Last modified on 04 Jul 2020.

## What?

The key idea is that for each point of a cluster, the neighborhood of a given radius has to contain at least a minimum number of points.

### DBSCAN

- “DBSCAN” = Density-based-spatial clustering of application with noise.
- Separate clusters of high density from ones of low density.
- Can sort data into clusters of varying shapes.
**Input**: set of points & neighborhood N & minpts (density)**Output**: clusters with density (+ noises)- Each point is either:
- core point: has at least minpts points in its neighborhood.
- border point: not a core but has at least 1 core point in its neighborhoods.
- noise point: not a core or border point.

**Phase**:- Choose a point → it’s a core point?
- If yes → expand → check core / check border
- If no → form a cluster

- Repeat to form other clusters
- Eliminate noise points.

- Choose a point → it’s a core point?
**Pros**:- Discover any number of clusters (different from K-Means which need an input of number of clusters).
- Cluster of varying sizes and shapes.
- Detect and ignore outliers.

**Cons**:- Sensitive → choice of neighborhood parameters (eg. If minpts is too small → wrong noises)
- Produce noise: unclear → how to calculate metric indexes when there is noise.

### HDBSCAN

High DBSCAN.

## When?

- We are not sure the number of clusters (like in KMeans)
- There are outliers or noises in data.
- Arbitrary cluster’s shape.

## In Code

### DBSCAN with Scikit-learn

```
from sklearn.cluster import DBSCAN
clr = DBSCAN(eps=3, min_samples=2)
```

```
clr.fit(X)
clr.predict(X)
```

```
# or
clr.fit_predict(X)
```

**Parameters** (others):

`min_samples`

: min number of samples to be called “dense”`eps`

: max distance between 2 samples to be in the same cluster. Its unit/value based on the unit of data.- Higher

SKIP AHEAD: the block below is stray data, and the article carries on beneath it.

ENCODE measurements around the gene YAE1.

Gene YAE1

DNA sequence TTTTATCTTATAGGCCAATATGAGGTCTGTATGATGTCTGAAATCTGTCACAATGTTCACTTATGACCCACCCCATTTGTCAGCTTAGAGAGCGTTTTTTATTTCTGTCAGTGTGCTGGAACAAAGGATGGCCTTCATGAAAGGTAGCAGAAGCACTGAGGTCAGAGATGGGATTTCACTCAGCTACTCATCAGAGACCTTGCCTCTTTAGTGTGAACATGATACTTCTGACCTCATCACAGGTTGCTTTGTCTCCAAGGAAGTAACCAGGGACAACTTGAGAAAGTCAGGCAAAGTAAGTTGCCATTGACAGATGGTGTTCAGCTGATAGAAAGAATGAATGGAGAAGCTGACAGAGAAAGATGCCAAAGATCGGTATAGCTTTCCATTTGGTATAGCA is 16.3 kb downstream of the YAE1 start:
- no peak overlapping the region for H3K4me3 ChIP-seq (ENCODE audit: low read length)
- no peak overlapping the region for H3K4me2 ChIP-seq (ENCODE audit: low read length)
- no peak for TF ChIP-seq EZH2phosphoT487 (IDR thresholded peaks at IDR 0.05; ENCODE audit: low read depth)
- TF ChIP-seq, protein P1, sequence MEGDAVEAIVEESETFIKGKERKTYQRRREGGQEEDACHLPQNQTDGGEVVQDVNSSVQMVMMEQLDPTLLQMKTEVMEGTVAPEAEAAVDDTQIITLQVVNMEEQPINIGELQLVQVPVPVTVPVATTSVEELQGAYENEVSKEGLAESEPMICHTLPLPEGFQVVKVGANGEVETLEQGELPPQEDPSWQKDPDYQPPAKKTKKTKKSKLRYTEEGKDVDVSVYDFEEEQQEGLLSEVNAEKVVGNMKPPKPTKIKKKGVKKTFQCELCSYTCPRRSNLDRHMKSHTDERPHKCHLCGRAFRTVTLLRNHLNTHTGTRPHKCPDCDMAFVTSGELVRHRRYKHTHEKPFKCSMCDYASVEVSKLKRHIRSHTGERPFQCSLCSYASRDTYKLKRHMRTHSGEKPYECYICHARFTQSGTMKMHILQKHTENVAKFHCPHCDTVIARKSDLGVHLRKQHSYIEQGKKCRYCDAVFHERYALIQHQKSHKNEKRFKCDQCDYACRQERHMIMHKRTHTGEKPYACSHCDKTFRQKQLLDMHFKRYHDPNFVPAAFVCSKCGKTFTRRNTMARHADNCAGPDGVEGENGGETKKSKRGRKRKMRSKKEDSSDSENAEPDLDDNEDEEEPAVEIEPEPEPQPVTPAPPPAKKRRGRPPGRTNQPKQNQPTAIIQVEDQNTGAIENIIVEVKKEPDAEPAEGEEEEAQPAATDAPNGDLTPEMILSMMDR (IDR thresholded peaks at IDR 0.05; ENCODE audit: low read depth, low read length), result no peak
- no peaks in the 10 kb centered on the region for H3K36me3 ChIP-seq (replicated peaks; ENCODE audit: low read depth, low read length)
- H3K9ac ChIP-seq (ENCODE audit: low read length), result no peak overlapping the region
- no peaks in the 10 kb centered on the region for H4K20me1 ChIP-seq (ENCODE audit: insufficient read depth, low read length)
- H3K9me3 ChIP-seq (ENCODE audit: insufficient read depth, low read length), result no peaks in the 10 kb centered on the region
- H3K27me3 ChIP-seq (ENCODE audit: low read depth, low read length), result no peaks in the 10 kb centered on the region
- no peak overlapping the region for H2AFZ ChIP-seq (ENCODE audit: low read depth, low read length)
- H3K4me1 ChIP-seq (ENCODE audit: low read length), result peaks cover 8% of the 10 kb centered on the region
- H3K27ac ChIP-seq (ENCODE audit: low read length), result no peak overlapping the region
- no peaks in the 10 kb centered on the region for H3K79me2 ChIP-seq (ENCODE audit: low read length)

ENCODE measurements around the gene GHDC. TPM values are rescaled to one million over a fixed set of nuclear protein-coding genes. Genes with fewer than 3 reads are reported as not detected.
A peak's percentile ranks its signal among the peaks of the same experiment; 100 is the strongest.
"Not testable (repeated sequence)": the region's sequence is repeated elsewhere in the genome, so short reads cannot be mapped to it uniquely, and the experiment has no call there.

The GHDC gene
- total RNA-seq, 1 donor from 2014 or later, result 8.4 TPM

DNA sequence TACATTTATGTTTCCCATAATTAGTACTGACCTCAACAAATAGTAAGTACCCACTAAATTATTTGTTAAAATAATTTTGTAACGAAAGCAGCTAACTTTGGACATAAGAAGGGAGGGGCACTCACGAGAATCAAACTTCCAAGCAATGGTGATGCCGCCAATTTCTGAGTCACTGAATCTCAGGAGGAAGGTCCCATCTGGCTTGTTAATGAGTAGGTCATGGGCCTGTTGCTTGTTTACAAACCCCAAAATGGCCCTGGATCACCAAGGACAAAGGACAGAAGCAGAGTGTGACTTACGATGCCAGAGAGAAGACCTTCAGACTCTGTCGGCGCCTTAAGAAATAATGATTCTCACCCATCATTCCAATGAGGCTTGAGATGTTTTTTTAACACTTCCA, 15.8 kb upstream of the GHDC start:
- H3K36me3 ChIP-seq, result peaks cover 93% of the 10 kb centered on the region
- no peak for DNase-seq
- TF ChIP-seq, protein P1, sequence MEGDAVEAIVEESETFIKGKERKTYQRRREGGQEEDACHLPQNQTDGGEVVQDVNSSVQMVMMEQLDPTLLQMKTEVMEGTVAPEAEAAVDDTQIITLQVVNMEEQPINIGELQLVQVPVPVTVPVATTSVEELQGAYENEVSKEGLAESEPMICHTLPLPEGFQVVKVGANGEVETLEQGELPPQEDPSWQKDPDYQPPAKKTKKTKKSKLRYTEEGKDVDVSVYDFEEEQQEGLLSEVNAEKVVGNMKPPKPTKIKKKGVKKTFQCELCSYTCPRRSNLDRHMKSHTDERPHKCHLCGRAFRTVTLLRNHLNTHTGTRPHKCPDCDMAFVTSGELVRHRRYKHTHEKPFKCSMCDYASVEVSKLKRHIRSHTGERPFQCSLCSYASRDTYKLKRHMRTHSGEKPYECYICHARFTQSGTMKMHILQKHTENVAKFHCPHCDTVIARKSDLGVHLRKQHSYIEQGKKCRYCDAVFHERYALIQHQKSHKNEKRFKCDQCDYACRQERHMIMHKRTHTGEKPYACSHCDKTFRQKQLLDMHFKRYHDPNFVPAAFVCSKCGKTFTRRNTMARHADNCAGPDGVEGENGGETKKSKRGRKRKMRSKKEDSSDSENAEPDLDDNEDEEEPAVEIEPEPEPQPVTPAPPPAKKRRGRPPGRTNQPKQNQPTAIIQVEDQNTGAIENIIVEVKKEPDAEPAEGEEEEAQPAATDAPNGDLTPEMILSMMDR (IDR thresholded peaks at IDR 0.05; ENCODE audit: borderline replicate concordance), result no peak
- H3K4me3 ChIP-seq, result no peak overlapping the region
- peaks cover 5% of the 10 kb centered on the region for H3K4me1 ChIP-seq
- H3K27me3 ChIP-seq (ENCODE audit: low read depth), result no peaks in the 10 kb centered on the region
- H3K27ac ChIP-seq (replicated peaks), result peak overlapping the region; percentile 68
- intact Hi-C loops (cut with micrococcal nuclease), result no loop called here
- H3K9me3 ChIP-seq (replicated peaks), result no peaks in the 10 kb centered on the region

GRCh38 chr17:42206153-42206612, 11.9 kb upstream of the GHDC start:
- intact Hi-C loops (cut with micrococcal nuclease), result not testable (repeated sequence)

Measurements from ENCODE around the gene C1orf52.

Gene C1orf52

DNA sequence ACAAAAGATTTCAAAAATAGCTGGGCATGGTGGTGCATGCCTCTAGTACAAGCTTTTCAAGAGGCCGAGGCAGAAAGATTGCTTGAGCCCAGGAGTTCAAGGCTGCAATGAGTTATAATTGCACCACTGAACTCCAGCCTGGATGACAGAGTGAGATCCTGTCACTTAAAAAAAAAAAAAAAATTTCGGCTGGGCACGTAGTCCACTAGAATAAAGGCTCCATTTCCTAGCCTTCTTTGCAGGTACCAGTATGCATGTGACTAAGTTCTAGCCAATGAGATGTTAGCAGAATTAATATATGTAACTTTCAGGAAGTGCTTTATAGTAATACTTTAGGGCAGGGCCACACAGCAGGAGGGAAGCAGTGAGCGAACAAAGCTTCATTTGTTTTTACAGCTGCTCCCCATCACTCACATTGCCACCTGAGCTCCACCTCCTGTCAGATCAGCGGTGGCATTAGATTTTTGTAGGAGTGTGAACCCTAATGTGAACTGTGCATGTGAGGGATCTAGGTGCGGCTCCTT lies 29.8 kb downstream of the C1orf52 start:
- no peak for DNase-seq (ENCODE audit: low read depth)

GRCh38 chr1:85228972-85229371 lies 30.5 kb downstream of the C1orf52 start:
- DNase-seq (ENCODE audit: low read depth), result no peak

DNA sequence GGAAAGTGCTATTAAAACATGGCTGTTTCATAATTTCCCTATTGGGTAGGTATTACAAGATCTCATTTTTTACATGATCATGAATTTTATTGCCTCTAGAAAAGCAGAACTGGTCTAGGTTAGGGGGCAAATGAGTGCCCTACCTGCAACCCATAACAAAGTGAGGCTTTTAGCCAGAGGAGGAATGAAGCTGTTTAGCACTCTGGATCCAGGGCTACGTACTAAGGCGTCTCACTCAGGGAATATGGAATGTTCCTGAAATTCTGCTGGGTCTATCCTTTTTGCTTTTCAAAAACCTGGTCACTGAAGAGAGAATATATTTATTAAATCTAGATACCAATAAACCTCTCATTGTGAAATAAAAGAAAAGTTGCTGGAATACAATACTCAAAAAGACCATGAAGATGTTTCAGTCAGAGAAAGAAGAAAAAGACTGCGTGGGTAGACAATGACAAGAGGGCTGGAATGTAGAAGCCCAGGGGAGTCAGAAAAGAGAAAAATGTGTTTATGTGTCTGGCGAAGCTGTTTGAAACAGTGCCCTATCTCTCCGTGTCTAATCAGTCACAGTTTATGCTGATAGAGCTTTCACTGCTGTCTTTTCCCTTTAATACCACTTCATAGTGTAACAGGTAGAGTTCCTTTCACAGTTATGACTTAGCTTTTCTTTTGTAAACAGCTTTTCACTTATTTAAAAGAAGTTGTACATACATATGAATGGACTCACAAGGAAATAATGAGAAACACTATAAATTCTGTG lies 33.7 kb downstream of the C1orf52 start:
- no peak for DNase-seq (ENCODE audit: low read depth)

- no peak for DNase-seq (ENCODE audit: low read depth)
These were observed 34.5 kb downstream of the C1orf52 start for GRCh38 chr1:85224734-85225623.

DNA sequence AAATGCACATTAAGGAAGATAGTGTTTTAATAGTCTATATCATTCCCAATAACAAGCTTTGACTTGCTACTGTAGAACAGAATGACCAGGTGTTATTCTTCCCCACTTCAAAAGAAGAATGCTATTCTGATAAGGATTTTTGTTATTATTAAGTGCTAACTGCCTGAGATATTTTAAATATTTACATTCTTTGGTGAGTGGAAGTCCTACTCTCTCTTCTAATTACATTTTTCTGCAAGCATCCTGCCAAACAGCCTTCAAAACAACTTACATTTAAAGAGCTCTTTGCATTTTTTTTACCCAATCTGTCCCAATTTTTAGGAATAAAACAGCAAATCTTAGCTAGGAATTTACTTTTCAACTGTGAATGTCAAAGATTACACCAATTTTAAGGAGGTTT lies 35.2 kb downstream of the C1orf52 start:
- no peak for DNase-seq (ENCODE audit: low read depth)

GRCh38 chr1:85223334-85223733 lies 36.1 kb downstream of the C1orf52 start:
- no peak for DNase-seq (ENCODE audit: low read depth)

`min_samples`

+ lower`eps`

indicates higher density necessary to form a cluster.

**Attributes**:

`clr.labels_`

: clusters’ labels.

### HDBSCAN

For a ref of paramaters, check the API.

```
from hdbscan import HDBSCAN
clr = HDBSCAN(eps=3, min_cluster_size=3, metric='euclidean')
```

**Parameters**:

`min_cluster_size`

:^{[ref]}the smallest size grouping that you wish to consider a cluster.`min_samples`

:^{[ref]}The number of samples in a neighbourhood for a point to be considered a core point. The larger value $\to$ the more points will be declared as noise & clusters will be restricted to progressively more dense areas.-
Working with DTW (Dynamic Time Warping) (more):

`metric='precomputed'`

^{[ref]}`from dtaidistance import dtw matrix = dtw.distance_matrix_fast(series) # something likes that model = HDBSCAN(metric='precomputed') clusters = model.fit_predict(matrix)`

**Attributes**:

- Label
`-1`

means that this sample is not assigned to any cluster, or noise! `clt.labels_`

: labels of clusters (including`-1`

)`clt.probabilities_`

: scores (between 0 and 1).`0`

means sample is not in cluster at all (noise),`1`

means the heart of cluster.

#### HDBSCAN and scikit-learn

Note that, HDBSCAN is built based on scikit-learn but it doesn’t have an `.predict()`

method as other clustering methods does on scikit-learn. Below code gives you a new version of HDBSCAN (`WrapperHDBSCAN`

) which has an additional `.predict()`

method.

```
from hdbscan import HDBSCAN
class WrapperHDBSCAN(HDBSCAN):
def predict(self, X):
self.fit(X)
return self.labels_
```

## Reference

**Official doc**– How HDBSCAN works?

^{•}Notes with this notation aren't good enough. They are being updated. If you can see this, you are so smart. ;)